Colostrum from mare's that have excellent specific gravities can be used to feed her own foal or saved for another foal that needs colostrum such as an orphan or a foal from a mare that leaked her colostrum out. In these mares you can allow her foal to nurse one teat while you milk the other. It is safe to save about 1 cup of this high specific gravity colostrum without depriving her own foal of the needed antibodies. The milked colostrum should be strained through a piece of cloth, such as gauze, to eliminate large dirt particles. It can then be placed into plastic containers or freezer bags and placed into the freezer. The container should be labeled with the name of the mare, the date and the specific gravity. It will remain good up to 1 year in the freezer.

    Some people feel that lack of colostrum is not the only cause of infection in foals. The fact that the intestine is "open" to absorb colostrum in the first hours after birth also means that it may be "open" to absorb more bacteria during this time. The act of eating hastens the closure of the intestine, therefore, receiving colostrum early not only provides immunoglobulins, it decreases the amount of time that bacteria can be absorbed. Some people advocate milking the mare immediately after the birth of the foal and bottle feeding him before he stands to expedite the process of intestinal absorption of colostrums and closure of the gut to harmful bacteria.

    The veterinary care of the foal with complete or partial failure of passive transfer begins with identifying the potential risk factors and performing a physical examination of the foal. If the foal is less than 12 hours of age and has not nursed then it is assumed that the foal has FPT and is in need of immediate colostrum. If a colostrometer is available then the mare's colostrum should be checked for quality. If a colostrometer is not available then the appearance of the colostrum is helpful. It should be thick, yellowish and sticky when it dries on your fingers. The mare should be milked out and the foal should be administered the colostrum by bottle. In weak foals or foals that don't have a suckle reflex, the colostrum should be administered by the veterinarian by stomach tube. Just syringing it into the foal's mouth is not adequate, and may result in aspiration (inhalation) of the milk. If the colostrum is not of good quality then another source of colostrum should be sought.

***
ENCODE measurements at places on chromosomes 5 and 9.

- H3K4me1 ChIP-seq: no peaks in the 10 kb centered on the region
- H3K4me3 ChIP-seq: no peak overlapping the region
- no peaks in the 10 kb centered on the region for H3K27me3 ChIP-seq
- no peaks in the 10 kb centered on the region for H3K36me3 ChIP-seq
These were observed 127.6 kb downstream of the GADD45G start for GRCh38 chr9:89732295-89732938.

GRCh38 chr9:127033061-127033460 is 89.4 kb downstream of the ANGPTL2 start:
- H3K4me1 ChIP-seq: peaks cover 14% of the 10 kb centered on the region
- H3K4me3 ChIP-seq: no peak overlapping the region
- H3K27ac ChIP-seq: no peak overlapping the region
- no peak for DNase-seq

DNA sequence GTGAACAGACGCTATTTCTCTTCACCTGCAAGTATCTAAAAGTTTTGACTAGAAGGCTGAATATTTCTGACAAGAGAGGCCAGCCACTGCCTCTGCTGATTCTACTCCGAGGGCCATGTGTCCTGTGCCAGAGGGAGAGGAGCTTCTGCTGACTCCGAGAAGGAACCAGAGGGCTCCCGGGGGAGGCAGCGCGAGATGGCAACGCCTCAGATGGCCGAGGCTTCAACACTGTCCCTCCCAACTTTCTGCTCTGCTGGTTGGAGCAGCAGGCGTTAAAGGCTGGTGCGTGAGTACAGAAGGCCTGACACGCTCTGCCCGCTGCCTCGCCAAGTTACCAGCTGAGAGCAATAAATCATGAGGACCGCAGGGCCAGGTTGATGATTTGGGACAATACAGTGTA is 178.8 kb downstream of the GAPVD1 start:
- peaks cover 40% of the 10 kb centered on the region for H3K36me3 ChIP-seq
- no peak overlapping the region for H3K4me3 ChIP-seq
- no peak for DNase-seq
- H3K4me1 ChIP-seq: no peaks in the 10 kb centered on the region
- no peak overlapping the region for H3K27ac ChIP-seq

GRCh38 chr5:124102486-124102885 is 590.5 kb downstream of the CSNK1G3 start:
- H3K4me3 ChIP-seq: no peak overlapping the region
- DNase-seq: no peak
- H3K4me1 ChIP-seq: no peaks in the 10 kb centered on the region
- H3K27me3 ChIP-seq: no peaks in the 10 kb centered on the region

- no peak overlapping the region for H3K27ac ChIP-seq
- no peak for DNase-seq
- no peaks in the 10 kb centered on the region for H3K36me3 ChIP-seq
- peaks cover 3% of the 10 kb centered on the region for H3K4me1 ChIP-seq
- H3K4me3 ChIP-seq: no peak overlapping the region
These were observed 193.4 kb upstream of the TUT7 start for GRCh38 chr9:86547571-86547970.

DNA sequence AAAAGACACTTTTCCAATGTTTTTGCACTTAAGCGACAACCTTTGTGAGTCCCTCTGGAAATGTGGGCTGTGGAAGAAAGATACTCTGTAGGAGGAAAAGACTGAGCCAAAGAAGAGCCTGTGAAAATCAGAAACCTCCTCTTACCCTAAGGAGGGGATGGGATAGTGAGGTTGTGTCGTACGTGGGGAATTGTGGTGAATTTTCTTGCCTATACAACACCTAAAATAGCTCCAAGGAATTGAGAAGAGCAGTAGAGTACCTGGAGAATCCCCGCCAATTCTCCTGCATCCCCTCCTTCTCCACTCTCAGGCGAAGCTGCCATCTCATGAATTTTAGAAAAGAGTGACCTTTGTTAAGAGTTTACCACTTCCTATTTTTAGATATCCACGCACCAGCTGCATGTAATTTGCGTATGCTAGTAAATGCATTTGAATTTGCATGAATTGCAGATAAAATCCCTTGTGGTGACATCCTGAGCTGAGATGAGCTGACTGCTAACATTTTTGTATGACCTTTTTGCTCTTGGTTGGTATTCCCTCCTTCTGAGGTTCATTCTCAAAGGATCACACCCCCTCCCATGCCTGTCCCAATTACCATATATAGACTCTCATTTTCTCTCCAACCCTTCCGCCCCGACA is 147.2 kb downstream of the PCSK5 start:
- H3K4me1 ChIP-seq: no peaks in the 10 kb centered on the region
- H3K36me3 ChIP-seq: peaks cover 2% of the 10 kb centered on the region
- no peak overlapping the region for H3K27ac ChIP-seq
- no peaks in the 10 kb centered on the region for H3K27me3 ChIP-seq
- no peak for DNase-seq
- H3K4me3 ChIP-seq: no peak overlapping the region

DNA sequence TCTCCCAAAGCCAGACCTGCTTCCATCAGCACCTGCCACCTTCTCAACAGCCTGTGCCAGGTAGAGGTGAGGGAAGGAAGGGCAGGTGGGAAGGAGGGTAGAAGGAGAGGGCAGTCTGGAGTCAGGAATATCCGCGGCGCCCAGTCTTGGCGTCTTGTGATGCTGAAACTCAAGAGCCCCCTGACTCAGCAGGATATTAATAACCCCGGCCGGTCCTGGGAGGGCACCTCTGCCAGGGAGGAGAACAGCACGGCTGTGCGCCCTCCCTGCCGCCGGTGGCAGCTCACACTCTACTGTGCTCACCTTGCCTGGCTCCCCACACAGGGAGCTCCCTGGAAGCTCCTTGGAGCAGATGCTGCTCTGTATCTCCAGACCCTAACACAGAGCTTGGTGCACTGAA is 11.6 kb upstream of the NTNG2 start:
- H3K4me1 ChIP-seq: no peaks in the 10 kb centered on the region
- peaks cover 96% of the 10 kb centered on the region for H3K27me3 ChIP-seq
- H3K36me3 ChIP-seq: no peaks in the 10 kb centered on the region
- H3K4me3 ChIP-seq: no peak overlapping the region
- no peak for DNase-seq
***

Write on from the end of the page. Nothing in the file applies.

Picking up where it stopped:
The volume of colostrum needed obviously varies with the amount of immunoglobulins present in the colostrum. For the average 100 pound foal, approximately 32 ounces of adequate quality colostrum is needed. This amount can be divided into 3 equal feedings, given hourly for 3 feedings.

    Other oral fluids should not be given before the colostrum administration because it will tend to "close" the intestine to immunoglobulin absorption sooner.

    The veterinarian can measure the amount of immunoglobulin absorption in foals by a simple blood test called a CITE test. The CITE test is a semi-quantitative test that will give a range of immunoglobulin levels in the foals blood. Adequate passive transfer is considered over 800 mg/dl of immunoglobulins. Complete FPT is considered less than 200 mg/dl. Partial FPT is anywhere in between. The advantage of this test is that it can be done on the farm and the results are known within 20 minutes. This allows the treatment for FPT to begin immediately if needed. Though waiting a day for the results in a normal foal is usually safe, it is not acceptable in a high-risk foal. A high-risk foal would be a foal that may not have received adequate colostrum for whatever reason.

    There are other tests that can be used to measure foal immunoglobulin levels. They include the zinc sulfate precipitation test, an agglutination test and an immunodiffusion test. All are adequate but the precipitation test takes 1 hour and the immunodiffusion test requires 12 to 24 hours before it can be read. The precipitation and the agglutination test are not as quantifiable as the CITE test.

    A high risk foal should have his immunoglobulin levels determined around 12 hours of age. It is important that the foal have at least 400 mg/dl at this time to provide him with some protection against the environmental bacteria. This allows time for the majority of absorption even though the foal will continue to absorb immunoglobulins for up to 24 hours. In a non- high-risk foal, it is usually safe to wait for 24 hours to test the level of immunoglobulin.

    If a foal has complete or partial failure of passive transfer at 12 hours of age you can still administer good quality colostrum and expect some absorption to take place. However after 12 hours of age the absorption is decreased and it is absent at 24 hours of age. In these cases it is important to provide the foal with immunoglobulins from another route.